Food for thought ….Would the FAA have ever considered classifying Toy Model airplanes as DRONES if the AMA through Congress had not added Section 336 of the 2012 FAA Modernization and Reform Act. This basically as I see it just PISSED OFF the FAA to the point that they got Upset with congress telling them how to do their job. This caused them to compleatly “INTERPRET” #336 exactly opposite than the congress and the AMA intended. I also believe had this amendment #336 not happened the FAA would have Souley gone after the people flying Drones (QUADcopters) where and when it was considered a safety hazard to maned aircraft operations. Now this is just my humble opinion.
Ok I myself have multiple large aircraft 50% on up and the ones requiring the LMAI I have those as well . Question is do we still half to register them being over the 55 pound criteria ? Also keeping this size of a plane under 400 feet is a struggle what can we do about that ?
As an AMA member you are not capped at 400 feet if you follow our safety program, keep your model in visual line of sight, and avoid manned aircraft. As for registration, we were told by the FAA to advise our members in good faith that an N number registration is not required for their LMA models.
Well since they didn’t get the registration issue changed I guess
I will have to continue to not fly because I refuse to register
under the current setup….bummer.
You’re just shooting yourself in the foot…
I love being part of AMA , but what have we actually accomplished , I thought the
premise was that registration of our craft was intrusive overstep, there have always
been laws on the books to penalize offenders.
Registration is not going to stop one Muslim Terrorist from doing what they do,
it will not stop one crazed patsy from doing what they do.
The Federal Government will never stop meddling in every aspect of our lives
until we take legal action and a firm stance against them , lip service from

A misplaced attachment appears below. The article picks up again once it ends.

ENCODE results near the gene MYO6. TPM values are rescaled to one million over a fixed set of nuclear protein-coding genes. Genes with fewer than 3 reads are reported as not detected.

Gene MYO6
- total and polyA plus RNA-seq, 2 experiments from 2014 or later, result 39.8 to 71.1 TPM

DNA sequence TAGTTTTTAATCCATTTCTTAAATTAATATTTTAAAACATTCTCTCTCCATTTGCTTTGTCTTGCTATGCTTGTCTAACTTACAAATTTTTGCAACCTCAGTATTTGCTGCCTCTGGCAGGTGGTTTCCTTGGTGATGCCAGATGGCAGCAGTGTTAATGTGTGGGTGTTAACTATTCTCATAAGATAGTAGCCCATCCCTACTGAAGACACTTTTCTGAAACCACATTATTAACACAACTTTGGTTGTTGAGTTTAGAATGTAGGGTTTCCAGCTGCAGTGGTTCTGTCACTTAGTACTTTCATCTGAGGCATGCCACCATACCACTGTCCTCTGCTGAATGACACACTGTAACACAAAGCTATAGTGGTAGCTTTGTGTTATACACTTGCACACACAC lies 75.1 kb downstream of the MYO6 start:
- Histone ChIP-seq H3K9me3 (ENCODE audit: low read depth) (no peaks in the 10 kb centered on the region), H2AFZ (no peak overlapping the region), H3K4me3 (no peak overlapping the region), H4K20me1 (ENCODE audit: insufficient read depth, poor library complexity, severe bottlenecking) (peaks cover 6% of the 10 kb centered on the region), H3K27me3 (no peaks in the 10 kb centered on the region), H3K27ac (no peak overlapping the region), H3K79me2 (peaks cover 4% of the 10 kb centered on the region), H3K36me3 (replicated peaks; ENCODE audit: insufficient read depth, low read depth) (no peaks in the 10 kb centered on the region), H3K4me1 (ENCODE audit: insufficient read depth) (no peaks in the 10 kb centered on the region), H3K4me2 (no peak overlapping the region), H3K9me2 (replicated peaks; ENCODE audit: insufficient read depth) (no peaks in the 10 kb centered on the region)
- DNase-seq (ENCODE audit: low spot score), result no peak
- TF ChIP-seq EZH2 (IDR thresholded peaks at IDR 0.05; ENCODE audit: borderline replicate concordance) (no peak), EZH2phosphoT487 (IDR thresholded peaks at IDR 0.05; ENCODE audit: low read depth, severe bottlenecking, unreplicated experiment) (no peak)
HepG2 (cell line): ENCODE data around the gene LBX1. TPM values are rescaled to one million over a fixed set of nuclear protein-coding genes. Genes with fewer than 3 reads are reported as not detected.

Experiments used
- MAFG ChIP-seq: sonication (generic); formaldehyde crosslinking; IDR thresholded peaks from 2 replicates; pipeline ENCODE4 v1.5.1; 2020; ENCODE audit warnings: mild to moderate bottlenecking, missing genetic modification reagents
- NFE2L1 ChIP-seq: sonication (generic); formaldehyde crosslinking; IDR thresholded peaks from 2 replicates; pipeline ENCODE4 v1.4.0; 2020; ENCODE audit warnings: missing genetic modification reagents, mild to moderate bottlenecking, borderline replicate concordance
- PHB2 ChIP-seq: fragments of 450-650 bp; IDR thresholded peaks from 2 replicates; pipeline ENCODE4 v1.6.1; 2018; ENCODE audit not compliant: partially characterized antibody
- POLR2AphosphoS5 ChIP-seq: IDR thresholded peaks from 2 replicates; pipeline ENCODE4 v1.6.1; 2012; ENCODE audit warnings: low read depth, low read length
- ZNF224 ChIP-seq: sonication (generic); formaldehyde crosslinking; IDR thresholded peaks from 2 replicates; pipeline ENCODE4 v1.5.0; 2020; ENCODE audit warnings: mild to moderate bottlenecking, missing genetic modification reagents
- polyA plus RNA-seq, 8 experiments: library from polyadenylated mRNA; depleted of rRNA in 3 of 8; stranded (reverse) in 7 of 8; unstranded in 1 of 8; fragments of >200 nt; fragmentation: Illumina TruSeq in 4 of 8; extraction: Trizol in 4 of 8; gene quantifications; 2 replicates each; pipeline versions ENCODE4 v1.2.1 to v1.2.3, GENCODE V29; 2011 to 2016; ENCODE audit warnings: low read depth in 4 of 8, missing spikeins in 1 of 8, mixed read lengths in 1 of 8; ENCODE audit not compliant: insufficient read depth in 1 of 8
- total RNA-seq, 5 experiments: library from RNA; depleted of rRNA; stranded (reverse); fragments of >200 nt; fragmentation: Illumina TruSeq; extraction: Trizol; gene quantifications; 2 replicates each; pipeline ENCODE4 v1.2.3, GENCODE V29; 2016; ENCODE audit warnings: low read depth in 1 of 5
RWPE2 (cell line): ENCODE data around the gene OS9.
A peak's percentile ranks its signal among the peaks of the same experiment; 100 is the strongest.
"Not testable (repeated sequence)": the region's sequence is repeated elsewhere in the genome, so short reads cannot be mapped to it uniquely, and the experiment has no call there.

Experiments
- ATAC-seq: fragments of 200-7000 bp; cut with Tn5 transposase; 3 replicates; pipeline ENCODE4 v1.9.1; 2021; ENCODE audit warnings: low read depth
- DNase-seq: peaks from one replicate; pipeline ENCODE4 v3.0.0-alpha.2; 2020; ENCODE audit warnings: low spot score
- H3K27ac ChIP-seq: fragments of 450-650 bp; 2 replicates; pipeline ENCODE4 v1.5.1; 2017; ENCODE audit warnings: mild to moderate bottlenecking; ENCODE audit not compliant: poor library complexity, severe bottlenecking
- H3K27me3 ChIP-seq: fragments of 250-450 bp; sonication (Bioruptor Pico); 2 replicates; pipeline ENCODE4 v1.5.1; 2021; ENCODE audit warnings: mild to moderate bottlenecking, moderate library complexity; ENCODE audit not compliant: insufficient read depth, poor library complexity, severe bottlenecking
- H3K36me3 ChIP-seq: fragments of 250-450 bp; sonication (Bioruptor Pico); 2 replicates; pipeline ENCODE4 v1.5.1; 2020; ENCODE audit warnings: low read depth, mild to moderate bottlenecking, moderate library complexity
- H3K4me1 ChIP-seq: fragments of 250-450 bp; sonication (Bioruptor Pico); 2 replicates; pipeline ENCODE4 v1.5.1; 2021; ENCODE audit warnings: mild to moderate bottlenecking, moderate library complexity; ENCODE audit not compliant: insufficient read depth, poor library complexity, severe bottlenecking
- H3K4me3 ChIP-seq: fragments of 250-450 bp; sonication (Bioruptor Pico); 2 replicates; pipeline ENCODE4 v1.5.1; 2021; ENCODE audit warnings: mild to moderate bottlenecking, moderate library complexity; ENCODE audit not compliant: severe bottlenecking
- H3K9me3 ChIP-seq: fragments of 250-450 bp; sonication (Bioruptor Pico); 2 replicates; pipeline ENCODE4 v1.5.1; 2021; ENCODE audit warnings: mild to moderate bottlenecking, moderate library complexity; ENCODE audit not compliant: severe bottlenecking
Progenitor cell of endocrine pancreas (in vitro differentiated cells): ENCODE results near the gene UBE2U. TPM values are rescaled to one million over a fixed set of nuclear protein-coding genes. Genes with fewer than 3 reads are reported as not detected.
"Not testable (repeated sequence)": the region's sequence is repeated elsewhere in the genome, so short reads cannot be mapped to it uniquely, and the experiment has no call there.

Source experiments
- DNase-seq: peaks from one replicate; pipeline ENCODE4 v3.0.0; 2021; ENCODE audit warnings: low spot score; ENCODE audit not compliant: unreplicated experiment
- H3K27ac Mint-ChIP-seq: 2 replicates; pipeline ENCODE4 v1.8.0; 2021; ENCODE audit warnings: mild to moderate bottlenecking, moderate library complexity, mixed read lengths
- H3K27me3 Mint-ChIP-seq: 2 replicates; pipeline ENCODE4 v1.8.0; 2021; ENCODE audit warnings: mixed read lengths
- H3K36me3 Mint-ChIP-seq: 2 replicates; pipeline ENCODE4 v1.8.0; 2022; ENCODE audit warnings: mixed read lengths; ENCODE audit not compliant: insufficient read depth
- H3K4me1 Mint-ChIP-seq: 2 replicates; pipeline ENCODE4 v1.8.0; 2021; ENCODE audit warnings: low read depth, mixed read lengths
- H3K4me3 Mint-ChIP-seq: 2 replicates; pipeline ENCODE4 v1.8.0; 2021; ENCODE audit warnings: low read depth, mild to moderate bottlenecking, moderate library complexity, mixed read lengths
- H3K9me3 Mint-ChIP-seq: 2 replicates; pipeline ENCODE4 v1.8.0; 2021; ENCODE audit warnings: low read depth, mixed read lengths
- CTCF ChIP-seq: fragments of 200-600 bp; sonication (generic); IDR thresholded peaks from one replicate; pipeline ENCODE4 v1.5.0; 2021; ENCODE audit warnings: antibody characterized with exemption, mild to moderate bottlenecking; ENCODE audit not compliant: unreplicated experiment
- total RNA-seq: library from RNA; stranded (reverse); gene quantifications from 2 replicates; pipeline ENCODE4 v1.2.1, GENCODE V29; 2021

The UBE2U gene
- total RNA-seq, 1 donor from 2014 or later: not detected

the federal government about how they listen to us and are concerned is disingenuous.
Can you remember the last time they repealed a law , or eliminated the
income tax code that was supposed to be in place for a couple of short years?
I support groups like Judicial Watch and GOA, legal action is the only peaceable
way we are going to curb government overreach, “Voting Harder” has never worked,
the government has absolutely no concern for you safety , their nature is ‘growth’
and expansion, business it good……
We do have a petition with the US Court of Appeals and will continue to work on the registration issue.
Thank you for the info Chad.
I and others I believe would be happy
to contribute specifically to any legal fund
you have or will set up to challenge any
unjust legislation , specifically to the
challenges though , not into the
‘General AMA’ budget.
What is the code you refer to (the under 400 feet, not around crowds, etc)?
What is exempted as an AMA member that would not be if someone was not?
As of August 29, all pilots must either operate under Part 107 or fully satisfy all of the criteria of Section 336, the Special Rule for Model Aircraft.
Part 107 has rules that do not allow for flight over 400′ or above people without waivers. AMA’s Safety Code does not permit flight over people and requires pilots to coordinate with airports if they plan to fly over 400′ within three miles of an airport. https://www.modelaircraft.org/files/105.PDF
Tyler Dobbs says above: “If you are an AMA member, following our safety code, you can operate as you have since 2012.”
Back in 2012, I didn’t have to notify all airports within a 5-mile radius of my location that I was flying. Then the FAA came out with its “interpretations” and then we did have to notify.
What is the status of that now?
Back in 2012 you were required to notify airports within five miles of your operations under public law 112-95. You are correct, registration was not mandated back then, but it is an issue we are still working to address.
Is the three miles you stated above to David Blumberg a change from the five mile limit or a typo?
The three mile vs five mile rules can be confusing.
All hobbyists, including AMA members, must notify airports within five miles of their operations.
All AMA members must also and coordinate with airports within three miles if they plan to go above 400-feet per our Safety Code https://www.modelaircraft.org/files/105.PDF.
Statute or nautical miles? In FAA lingo it is important as airspace is designated in nautical miles and visibility in statute. The average RC pilot would most likely not be aware and assume he is good to fly outside 3 or 5 statute miles when he may actually operating be within the lateral airspace limits.You might want to confirm this as all guidance is just “miles”.